Each of Haynes’ albums has a loose theme or motif—don’t worry, it’s nothing as serious as the old Pink Floyd or Who records where you’d get a whole narrative to try and follow along with, just a particular flavor for that year’s batch of songs. The theme of Darkwaves is ’80s sci-fi, and it’s a theme that Haynes hits the ground running with. The album is neatly split into two halves: the first half is the ’80s inspired dark synthwave tunes while the second half is mostly the more ambient pieces, but even the synthwave songs are filled with plenty of ambient space and instrumentation—and the ambient ones often have a surprise hiding within.

“1984” pairs pulsing beats and synths with a surf-style guitar, “Night Rides” brings to mind a drive across a neon desert, and “Ghosts In The Machine” is a slow burner that rumbles along before finding the ghost of a beat near the end. These songs bring to mind the neon

Darkwaves absolutely nails its ‘80s feel—it’s an album that would feel right at home alongside the Terminator and Blade Runner soundtracks, but with an eerie twist to its songs that ensures that they stay firmly within the Halloween aesthetic.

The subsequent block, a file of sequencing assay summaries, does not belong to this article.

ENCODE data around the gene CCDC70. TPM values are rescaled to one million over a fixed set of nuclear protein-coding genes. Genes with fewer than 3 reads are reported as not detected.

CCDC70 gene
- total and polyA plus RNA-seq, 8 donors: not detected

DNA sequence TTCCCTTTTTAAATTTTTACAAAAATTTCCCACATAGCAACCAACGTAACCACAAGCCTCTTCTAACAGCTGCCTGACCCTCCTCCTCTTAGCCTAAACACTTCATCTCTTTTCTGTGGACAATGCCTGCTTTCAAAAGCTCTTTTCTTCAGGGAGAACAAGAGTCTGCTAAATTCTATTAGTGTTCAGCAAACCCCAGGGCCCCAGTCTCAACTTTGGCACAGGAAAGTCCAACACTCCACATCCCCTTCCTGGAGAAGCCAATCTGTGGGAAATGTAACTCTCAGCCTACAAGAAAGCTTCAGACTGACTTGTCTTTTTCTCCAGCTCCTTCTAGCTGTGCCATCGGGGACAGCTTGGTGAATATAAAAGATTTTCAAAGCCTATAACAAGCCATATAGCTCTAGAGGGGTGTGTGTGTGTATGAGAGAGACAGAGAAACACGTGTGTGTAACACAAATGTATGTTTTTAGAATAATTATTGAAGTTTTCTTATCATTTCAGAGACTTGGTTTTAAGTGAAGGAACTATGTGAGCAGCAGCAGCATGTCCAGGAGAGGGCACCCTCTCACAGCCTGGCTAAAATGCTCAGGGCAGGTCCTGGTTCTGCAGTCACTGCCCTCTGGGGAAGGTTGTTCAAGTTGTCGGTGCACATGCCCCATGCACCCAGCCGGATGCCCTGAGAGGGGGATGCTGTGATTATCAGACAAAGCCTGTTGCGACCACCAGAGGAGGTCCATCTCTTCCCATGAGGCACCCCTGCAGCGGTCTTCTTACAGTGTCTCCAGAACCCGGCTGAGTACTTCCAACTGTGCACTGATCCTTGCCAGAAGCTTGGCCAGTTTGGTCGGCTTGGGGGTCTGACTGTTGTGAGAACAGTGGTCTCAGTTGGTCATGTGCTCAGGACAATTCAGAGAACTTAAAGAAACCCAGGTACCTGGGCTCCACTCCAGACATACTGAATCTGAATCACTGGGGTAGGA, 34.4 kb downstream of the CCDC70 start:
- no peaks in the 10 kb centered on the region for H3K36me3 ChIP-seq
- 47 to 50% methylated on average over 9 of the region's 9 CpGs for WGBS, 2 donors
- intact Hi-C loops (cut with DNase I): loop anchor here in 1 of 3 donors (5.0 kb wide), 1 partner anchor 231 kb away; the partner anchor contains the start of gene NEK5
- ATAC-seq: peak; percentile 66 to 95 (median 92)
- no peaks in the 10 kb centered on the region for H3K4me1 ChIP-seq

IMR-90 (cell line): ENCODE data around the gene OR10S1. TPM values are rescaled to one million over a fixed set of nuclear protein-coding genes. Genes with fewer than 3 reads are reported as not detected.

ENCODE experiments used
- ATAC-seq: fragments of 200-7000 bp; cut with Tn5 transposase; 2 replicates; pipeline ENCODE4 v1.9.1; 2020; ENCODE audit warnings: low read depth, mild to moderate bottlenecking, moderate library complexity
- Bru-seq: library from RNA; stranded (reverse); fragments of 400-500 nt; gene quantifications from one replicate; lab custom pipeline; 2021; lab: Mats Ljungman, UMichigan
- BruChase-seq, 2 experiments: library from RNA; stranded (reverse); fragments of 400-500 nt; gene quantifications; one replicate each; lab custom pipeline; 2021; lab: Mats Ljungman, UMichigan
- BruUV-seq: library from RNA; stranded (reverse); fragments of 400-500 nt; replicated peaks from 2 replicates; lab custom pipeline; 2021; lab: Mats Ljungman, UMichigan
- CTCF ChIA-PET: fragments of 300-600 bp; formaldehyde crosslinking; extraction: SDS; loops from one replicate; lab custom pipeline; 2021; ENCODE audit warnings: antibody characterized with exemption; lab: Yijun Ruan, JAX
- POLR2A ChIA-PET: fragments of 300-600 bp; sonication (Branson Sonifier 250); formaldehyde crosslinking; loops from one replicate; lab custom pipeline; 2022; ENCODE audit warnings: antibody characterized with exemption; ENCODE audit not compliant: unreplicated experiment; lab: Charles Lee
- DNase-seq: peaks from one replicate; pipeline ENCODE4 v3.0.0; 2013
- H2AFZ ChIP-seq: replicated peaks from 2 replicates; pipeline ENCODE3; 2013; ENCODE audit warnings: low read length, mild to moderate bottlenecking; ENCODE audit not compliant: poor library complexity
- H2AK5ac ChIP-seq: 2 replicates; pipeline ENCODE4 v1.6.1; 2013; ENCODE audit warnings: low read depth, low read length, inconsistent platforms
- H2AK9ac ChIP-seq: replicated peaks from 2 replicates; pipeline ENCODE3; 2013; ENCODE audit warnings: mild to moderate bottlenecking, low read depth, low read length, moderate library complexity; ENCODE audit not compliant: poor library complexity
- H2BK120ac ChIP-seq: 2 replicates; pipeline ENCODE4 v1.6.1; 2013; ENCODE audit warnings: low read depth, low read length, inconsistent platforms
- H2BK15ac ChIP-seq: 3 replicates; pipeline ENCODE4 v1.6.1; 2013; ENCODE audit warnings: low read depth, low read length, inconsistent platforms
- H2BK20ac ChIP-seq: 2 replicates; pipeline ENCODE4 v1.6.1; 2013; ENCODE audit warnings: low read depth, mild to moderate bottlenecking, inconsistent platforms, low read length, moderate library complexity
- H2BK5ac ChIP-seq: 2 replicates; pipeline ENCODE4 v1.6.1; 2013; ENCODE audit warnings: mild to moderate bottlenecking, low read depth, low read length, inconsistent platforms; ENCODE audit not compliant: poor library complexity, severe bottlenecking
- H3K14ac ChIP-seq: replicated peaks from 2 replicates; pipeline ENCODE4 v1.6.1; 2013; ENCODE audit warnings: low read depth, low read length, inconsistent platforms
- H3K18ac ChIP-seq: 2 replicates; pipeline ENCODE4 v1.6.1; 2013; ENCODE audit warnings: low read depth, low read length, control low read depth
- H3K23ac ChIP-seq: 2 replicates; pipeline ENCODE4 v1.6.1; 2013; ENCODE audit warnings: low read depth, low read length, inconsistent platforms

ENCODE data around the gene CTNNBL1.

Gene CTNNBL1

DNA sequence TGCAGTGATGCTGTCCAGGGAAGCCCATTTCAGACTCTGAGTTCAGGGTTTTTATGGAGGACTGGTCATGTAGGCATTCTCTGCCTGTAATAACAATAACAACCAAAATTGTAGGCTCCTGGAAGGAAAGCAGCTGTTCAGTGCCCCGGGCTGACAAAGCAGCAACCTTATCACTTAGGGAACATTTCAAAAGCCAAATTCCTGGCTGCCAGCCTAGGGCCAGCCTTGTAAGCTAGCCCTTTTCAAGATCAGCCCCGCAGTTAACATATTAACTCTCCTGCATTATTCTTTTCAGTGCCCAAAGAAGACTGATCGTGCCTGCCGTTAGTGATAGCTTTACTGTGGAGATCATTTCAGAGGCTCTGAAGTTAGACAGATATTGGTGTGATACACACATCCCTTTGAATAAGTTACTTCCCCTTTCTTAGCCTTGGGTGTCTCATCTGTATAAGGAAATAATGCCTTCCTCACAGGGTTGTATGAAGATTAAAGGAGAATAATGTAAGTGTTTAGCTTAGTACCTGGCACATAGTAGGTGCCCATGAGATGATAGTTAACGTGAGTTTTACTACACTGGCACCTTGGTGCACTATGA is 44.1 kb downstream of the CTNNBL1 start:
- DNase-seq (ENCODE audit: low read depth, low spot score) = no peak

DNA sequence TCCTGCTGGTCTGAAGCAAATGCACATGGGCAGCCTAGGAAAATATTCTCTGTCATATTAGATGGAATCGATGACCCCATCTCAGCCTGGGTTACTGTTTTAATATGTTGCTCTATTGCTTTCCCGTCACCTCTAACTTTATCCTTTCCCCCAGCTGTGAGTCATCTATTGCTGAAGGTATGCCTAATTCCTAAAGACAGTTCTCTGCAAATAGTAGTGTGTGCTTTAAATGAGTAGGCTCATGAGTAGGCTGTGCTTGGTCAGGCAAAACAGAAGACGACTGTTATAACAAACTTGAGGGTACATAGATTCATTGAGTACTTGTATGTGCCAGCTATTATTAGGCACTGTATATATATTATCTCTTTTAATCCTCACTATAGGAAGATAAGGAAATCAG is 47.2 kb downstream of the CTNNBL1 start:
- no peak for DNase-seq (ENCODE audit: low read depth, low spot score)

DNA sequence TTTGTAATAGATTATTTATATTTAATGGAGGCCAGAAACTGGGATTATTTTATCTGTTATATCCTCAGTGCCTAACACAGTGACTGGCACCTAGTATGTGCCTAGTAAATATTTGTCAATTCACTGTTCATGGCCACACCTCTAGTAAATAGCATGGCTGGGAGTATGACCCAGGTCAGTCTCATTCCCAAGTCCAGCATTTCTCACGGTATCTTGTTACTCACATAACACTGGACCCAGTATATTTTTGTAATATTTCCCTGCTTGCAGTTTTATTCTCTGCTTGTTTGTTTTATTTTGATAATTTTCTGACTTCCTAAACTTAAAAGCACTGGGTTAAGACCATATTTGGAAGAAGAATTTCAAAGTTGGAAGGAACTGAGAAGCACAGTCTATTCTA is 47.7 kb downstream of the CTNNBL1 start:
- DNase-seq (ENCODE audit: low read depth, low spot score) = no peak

Season of the Witch (2018)

album cover of Season of the Witch

For a while, I had considered Darkwaves to be my undisputed favorite of Haynes’ albums, but recently Season of the Witch has crept its way to almost be at the top of my list.

Haynes consistently excels at emulating iconic Halloween pieces and sounds without needing to explicitly reference them, and Season of the Witch is a particularly strong showing of this trend. “Ghost Keeper” pulses with a frantic synth riff where you can practically hear the echoes of John Carpenter’s iconic Halloween score “Demon House” ticks along like a sinister grandfather clock about to strike thirteen, while “The Clowns of Halloween” matches the drumroll of a three-ring circus with a choir that is constantly teasing a calliope that never materializes.